Also on Tuesday, the Colorado Children’s Immunization Coalition released a report of stakeholder recommendations for improvements to the Colorado Immunization Information System (CIIS), Colorado’s population-based, computerized registry that collects and disseminates consolidated immunization information for Coloradans of all ages. The stakeholder group identified four priorities for investments in CIIS: (1) Optimize CIIS performance; (2) Include newborn hearing/screening data in CIIS; (3) Implement enhancements for Women, Infants and Children (WIC) staff to use CIIS; and (4) Improve functionality and expand access to CIIS for school and child care centers. We look forward to working with the Colorado Children’s Immunization Coalition and CDPHE in the coming months to explore the feasibility of making these investments to improve data collection on child health.

Capitol Update – Mar. 21, 2014

  • Revenue Forecast: Tuesday, leading state economists presented the March 2014 state revenue and economic forecast. The forecast projects that Colorado’s General Fund revenue will be approximately $93 million higher than the previous forecast in 2013. In short, Colorado’s economy continues to show sustained economic momentum with many indications that the state has among the best-performing economies in the nation. The forecast noted, however, that both nationally and in Colorado, economic progress has not been even, as many communities and regions continue to feel the lingering effects of the economic downturn.The March forecast sets the stage for the 47 days remaining in the 2014 legislative session. Monday, the House of Representatives will introduce the annual spending legislation, the “Long Bill,” that lays out the State of Colorado’s budget for fiscal year 2014-15. Additionally, a flux of pending legislation is now backlogged in the House and Senate Appropriations Committees, and will now likely begin moving as lawmakers attempt to make the difficult decisions on which priorities to fund, and which priorities will fail due to lack of funding. For more information, see the Legislative Council March Revenue Forecast, the Governor’s Office of State Planning and Budgeting Forecast, or news reports from the Denver Post and Chalkbeat CO.
  • Colorado Child Care Assistance Program (CCCAP) Overhaul: HB 14-1317 (Duran, Nicholson/Kefalas) was approved by the House Public Health Care and Human Services Committee with a bipartisan 8-5 vote this week. It now moves to the House Appropriations Committee. Bill Jaeger, Children’s Campaign Vice President of Early Learning Initiatives, testified for the bill with several other early learning advocates. Affordable child care should support working parents’ efforts to find and keep good jobs, to move forward in their careers and education, and achieve financial stability. At the same time, all Colorado kids need access to stimulating environments that help them learn and grow. Unfortunately, the low supply and high cost of child care in Colorado denies many working families access to this vital need. One of our best tools to help families afford child care is CCCAP. But red tape and administrative inconsistencies make it unworkable for many working parents and child care providers. The innovative changes proposed for CCCAP would help keep our economy moving by supporting working parents and ensuring more Colorado kids have access to stimulating experiences that let them discover, explore and grow. Click here to read more.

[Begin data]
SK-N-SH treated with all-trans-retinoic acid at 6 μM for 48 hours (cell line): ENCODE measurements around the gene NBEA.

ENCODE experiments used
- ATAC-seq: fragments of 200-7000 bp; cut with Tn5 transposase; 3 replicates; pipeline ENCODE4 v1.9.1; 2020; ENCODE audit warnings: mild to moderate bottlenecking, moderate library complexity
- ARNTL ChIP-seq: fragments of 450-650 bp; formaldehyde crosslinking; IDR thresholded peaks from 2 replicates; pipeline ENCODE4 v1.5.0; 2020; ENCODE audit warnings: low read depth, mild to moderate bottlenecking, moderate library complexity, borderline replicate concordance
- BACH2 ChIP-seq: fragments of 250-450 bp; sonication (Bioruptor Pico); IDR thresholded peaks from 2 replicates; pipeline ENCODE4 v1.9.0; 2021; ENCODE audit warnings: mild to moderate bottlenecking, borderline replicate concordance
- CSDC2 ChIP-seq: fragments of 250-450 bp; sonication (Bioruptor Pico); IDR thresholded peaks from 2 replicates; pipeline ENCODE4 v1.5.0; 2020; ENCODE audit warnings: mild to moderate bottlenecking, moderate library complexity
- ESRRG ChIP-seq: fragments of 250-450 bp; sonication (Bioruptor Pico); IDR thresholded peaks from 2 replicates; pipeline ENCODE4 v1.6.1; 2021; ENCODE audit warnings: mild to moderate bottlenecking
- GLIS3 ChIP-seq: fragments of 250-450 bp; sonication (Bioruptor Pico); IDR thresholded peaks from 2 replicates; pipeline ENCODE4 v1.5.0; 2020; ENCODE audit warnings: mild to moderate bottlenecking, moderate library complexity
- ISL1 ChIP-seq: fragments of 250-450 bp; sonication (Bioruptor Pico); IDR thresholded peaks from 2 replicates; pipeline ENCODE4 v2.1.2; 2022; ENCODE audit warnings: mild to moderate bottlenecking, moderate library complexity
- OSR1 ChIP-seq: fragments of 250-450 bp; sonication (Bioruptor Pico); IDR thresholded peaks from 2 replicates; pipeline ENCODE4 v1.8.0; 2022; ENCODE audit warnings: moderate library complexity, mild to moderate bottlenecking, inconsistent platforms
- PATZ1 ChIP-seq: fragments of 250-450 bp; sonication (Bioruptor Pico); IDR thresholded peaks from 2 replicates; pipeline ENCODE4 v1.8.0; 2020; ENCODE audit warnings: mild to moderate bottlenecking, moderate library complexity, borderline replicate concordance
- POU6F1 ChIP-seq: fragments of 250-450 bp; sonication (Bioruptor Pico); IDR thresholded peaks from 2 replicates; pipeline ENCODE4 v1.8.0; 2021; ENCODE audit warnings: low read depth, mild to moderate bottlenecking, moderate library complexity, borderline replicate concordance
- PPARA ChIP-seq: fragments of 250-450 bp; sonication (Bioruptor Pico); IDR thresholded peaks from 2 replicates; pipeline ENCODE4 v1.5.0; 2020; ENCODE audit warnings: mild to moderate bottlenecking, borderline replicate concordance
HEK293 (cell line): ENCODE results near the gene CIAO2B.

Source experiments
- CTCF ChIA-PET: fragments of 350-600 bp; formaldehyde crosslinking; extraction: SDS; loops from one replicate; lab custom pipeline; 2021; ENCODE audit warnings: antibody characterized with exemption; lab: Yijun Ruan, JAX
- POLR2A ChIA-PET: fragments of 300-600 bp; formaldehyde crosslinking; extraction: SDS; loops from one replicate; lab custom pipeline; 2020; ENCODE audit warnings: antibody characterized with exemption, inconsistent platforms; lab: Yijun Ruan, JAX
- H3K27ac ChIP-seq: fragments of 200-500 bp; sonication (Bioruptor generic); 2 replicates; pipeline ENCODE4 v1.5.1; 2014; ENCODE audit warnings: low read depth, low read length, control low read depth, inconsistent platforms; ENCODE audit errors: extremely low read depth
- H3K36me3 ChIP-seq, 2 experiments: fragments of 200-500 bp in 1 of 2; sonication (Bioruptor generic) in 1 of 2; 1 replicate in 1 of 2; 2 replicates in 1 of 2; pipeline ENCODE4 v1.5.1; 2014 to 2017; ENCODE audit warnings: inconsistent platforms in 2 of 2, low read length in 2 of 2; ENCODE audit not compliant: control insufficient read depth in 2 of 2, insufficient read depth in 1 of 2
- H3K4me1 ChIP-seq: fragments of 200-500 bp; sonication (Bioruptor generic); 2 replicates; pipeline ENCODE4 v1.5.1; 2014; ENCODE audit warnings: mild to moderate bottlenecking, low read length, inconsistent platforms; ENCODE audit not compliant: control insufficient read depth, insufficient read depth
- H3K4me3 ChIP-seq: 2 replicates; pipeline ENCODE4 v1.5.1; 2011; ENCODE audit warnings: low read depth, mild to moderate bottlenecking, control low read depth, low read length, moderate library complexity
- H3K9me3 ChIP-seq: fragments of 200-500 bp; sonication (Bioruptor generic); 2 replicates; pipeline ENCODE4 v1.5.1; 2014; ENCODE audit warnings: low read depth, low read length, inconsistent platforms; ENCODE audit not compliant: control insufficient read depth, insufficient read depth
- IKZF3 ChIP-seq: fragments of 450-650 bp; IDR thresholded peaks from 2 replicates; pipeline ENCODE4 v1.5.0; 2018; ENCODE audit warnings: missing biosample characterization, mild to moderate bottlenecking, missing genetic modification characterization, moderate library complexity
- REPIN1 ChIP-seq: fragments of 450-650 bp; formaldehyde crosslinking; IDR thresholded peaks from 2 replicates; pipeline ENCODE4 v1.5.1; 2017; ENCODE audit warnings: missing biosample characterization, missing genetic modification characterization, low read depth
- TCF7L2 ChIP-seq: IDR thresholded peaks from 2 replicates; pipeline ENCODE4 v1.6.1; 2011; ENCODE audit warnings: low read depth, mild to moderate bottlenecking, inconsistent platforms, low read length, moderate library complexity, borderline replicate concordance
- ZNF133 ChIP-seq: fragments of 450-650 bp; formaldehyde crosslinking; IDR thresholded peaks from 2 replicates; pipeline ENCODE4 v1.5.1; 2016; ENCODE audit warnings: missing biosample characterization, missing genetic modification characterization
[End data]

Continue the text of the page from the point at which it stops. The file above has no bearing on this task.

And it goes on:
• Student Success Act: HB 14-1292 (Hamner, Murray/Johnston), was approved by the House Education Committee on a bipartisan 11-1 vote this week. It moves on to the House Appropriations Committee. Children’s Campaign President and CEO Chris Watney had previously testified in support of the bill because it strikes the right balance between putting funding toward cuts made to K-12 education in recent years and targeting one-time dollars toward the populations hit hardest by the recession. “From preschool through graduation, we must ensure that every Colorado child has every chance to succeed,” Watney said. Read more about the proposal and our position on reinvesting in K-12 education.
  • School Finance Act: HB 14-1298 (Hamner, Buckner/Kerr, Steadman) was also approved by the House Education Committee this week with a party line 7-5 vote.  It moves on to the House Appropriations Committee. The annual roadmap for public school spending this year builds on last year’s innovative proposal to allow more children to enroll in the Colorado Preschool Program and full-day kindergarten. “The ingenuity in this bill is the flexibility it provides in expanding access to quality early learning through preschool and full-day kindergarten,” Bill Jaeger, Children’s Campaign Vice President of Early Childhood Initiatives, told lawmakers in a previous hearing.
  • Tighten Vaccine Opt-Out Rules: HB 14-1288 (Pabon/Aguilar) was approved with a bi-partisan vote voice vote by the House of Representatives on Friday morning. After the third reading it will move to the Senate. The bill strikes the right balance between preserving parental choice and protecting public health, by ensuring parents are making well-informed and carefully considered choices about vaccinating their children before enrolling them in child care or school. Proponents of the bill include parents, public health officials, school leaders, early childhood experts, infectious disease specialists and advocates from across Colorado.  Read more about the bill in past issues of KidsFlash or download a fact sheet for more information.